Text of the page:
This week we turn our attention to the technologies of the future, including the resurgence of RFID. The term "resurgence" is appropriate because, in the words of Barb Darrow at GigaOm, "RFID was one of those next-big things in IT that didn’t really pan out because the readers were expensive and the read-rate failure was high. (The reader had to be really close to the tag). But with stakes getting higher, that calculus might change as retailers revisit the idea of tagging merchandise to enable easy payment and inventory monitoring."
There is a fruitful intersection point between these two topics. In an analysis by RFID and GPS company ThingMagic, RFID might bring to retail the kind of agile real-time analysis of customer preference and demand that has traditionally been the province of internet retailers. They write, "A key to optimizing sales and margins is making near real-time decisions about merchandising, assortments and promotions. It’s easier to do this on the web because of data available from such things as what items people are clicking on, search queries, etc. Retailers can change what gets promoted on the fly with this information."
They point to technology such as RFID-embedded clothing hangers that can allow retailers to track precisely which items are lifted off the rack, which ones are taken to the fitting room, and which of these trips result in sales and which result in abandoned merchandise. (See image)
|RFID-enabled hangers allow retailers to track customer interaction with products (ubergizmo.com)
These technologies can be combined dynamically with mobile apps designed to assist shoppers. From the GigaOm report: "A consumer could use her smartphone to find a leaf blower or washing machine at the store, scan it with the phone for payment and schlep it to the car — all without waiting in a checkout line (or an unpleasant encounter with store security)."
It is easy to imagine the intersection between these two data streams. Retailers could perform real-time, dynamic hypothesis testing on alternative promotions, the way Google constantly tweaks their advertising algorithms (essentially turning every user interaction into a massive training set). Retailers could, for instance, detect that a customer had lifted a certain jacket or blouse and immediately transmit an advertisement custom-tailored based on the user's Facebook "likes." The algorithm could automatically determine which pitch was most effective at turning interest into sale and roll the strategy out nationally, all without the intervention of an individual.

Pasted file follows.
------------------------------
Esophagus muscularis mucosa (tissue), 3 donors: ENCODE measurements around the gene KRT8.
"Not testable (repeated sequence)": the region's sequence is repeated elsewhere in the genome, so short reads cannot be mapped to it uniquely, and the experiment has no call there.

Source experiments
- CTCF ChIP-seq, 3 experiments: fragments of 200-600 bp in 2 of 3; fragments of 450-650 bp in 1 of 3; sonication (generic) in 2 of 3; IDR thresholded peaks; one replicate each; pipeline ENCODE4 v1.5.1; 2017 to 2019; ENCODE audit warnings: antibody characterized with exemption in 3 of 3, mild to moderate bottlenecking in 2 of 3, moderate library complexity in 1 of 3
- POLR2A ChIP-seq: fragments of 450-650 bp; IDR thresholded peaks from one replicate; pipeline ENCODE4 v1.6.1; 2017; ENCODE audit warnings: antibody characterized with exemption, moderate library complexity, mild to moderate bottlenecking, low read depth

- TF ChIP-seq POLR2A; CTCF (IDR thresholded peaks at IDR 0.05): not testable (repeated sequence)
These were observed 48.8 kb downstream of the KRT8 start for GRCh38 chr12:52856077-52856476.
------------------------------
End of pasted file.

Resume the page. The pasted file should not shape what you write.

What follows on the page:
However, there are some real challenges associated with this otherwise utopian picture. Jeff Bertolucci at InformationWeek notes, "The benefits of RFID are real, but the technology also poses problem for organizations. For instance, many retailers that adopt RFID for inventory management must find ways to ingest, analyze, and archive huge volumes of new data." Given the potential headaches uncovered in last week's ERP readings, it is easy to imagine the frustration that might come from a retailer trying to integrate an enormous stream of RFID data into a pre-existing solution designed to track point of sale (POS) data and facilitate inventory management.
 Darrow, Barb. "Big Data is a big deal - and getting bigger - for retailers." GigaOm. http://gigaom.com/2011/11/23/big-data-is-a-big-deal-and-getting-bigger-for-retailers/
 Lynch, Ken. "RFID, Big Data, and retail." ThingMagic. http://rfid.thingmagic.com/rfid-blog/bid/80385/RFID-Big-Data-and-Retail
 Bertolucci, Jeff. "RFID needs Big Data Tools." InformationWeek. http://www.informationweek.com/big-data/news/big-data-analytics/rfid-needs-big-data-tools/240007140